I have watched Moneyball a couple times.
The movie offers grist for our mill.
In one scene Carlos Peña is curtly traded by the A’s to the Tigers because of internal team management (vision) conflicts.
Priests are mostly treated like indentured servants. The “Dallas” thing made this worse. The lack of charity and justice with with many priests have been treated should fill many with concern and anger.
Leaving aside – without question – all cases of priests who commit crimes, could a baseball model work better?
After all, this isn’t a game we are playing!
In Moneyball, the main characters want to get the stats down to one number. The overriding task of the Church is to get as many people as possible to heaven (i.e., keep them out of hell).
A scene at the chancery of the Diocese of Black Duck:
“Hey Bob, do you have a moment? Have a seat…..
[Father "Just Call Me Bob" Liberal sits down in Msgr. Manager's office.]
“Father Bob, you’ve been traded to Archdiocese of Red Bird. Here is the number for Msgr. Rossi’s office. He is their Manager and he is expecting your call. Good luck and God bless you, Father!”
Later, in Red Bird, Msgr. Rossi receives Father’s call:
“Bob! I’ve been expecting your call. Welcome to the Archdiocese of Red Bird! We believe with the Cardinal Archbishop, Bob, that you’ll be a fine fit with our diocese’s “Spirit of Vatican II vision”. His Eminence wanted me to tell you that you will be a great asset here as chaplain to the Aging Post Catholic Lesbian Sisters Who Evolved Out Of Perpetual Adoration Of Jesus In The Poor-Oppressing Bejeweled Monstrance. Check your email for your airline ticket. We have already contacted a moving company for you, Bob. Your condo is ready. See you soon!”
And so, the small market Black Ducks, who because of a shift to a more traditional Catholic vision has been ordaining 6 men a year – good farm teams in parishes and from elsewhere – send the 55-year old liberal “Bob” to the big market Red Birds – who ordained 1 and where his liberal vision is still the norm. In exchange, the Black Ducks receive 2 younger priests. Their love of the older liturgical forms made them sub-optimal for the Red Birds. The Black Ducks also picked up a priest-canonist who had to refused to rubber stamp annulments at the Red Bird Tribunal.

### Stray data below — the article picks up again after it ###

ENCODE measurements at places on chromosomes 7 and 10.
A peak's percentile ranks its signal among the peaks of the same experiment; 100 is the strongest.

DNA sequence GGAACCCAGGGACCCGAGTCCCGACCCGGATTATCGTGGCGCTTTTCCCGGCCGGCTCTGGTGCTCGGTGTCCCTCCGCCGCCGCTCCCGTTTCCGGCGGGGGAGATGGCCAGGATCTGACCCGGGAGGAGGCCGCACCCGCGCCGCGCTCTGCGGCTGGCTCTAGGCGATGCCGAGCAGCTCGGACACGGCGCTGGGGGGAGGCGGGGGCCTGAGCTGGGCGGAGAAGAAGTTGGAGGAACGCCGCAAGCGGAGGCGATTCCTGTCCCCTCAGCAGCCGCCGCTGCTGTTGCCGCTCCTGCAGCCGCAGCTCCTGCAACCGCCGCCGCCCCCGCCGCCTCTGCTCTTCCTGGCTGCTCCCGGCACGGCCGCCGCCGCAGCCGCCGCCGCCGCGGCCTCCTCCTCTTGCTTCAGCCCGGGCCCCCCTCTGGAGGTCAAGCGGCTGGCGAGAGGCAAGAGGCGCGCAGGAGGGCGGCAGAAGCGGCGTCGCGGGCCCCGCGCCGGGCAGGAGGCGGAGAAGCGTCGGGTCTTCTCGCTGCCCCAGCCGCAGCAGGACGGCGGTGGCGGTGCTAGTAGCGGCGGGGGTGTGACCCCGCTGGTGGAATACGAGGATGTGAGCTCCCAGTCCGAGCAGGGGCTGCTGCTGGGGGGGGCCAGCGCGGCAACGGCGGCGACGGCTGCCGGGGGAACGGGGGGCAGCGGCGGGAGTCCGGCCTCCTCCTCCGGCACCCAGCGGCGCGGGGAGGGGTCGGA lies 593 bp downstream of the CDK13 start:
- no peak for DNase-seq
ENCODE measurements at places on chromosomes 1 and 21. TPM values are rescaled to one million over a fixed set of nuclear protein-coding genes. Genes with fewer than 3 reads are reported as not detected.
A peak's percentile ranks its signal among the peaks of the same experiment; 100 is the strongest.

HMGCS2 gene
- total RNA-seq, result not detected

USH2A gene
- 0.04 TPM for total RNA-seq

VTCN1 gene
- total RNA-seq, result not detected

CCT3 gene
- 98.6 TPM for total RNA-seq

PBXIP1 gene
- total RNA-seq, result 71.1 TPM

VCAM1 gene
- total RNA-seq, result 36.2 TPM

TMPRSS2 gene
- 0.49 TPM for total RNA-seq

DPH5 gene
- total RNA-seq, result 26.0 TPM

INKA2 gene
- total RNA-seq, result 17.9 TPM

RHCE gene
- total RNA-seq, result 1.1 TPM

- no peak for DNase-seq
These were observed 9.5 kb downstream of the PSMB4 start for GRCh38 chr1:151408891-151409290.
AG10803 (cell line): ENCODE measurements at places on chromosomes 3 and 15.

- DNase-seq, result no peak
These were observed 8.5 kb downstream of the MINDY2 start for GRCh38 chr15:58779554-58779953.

Baseball is the game God loves the most.
Is it analogous to how the Church is might be governed?
I dunno. Maybe. Maybe I am just venting even as I throw out some ideas for discussion.
Consider: Isn’t this how bishops are handled these days?
In the ancient Church, moving a bishop from a diocese (to which they had been wedded) to another diocese was considered adultery. That model has, it seems, changed.
Obligatory membership in territorial parishes is all but over. Law will eventually reflect this change (unless the global economy collapses first and people can’t just drive around anymore).
Incardination is less than the vinculum particolare that the Council Father’s idealized. The assignment of priests to parishes is limited to 6 years with a possible renewal. What’s with that? Can a priest really do anything in a parish in that time? I think not.
Everyone is on the move. If lay people have multiple careers, well….
Since dioceses and parishes are so heterogeneous these days, well….
There are lessons to be learned from the scenario in Moneyball.
Given our challenges right now, we have to think outside the box.
First, let’s accept that our entire Church is “an island of misfit toys”. Nevertheless, some toys can fit better in, and be happier in, another “fit”. Then “market forces” can take over… okay… call it divine providence.
We have to depend on Our Lord’s promises to the Church. Christ didn’t promise that the Church would prevail against Hell in the Diocese of Black Duck, but we know that He uses us for His plan and purposes. We must use our gifts and work out in prayer and in the tangle of our minds and with the help of grace and from history to discern His will.
As times change, the basics remain the same.
We must, however, change our approaches at the times require.
“Father, have a seat…”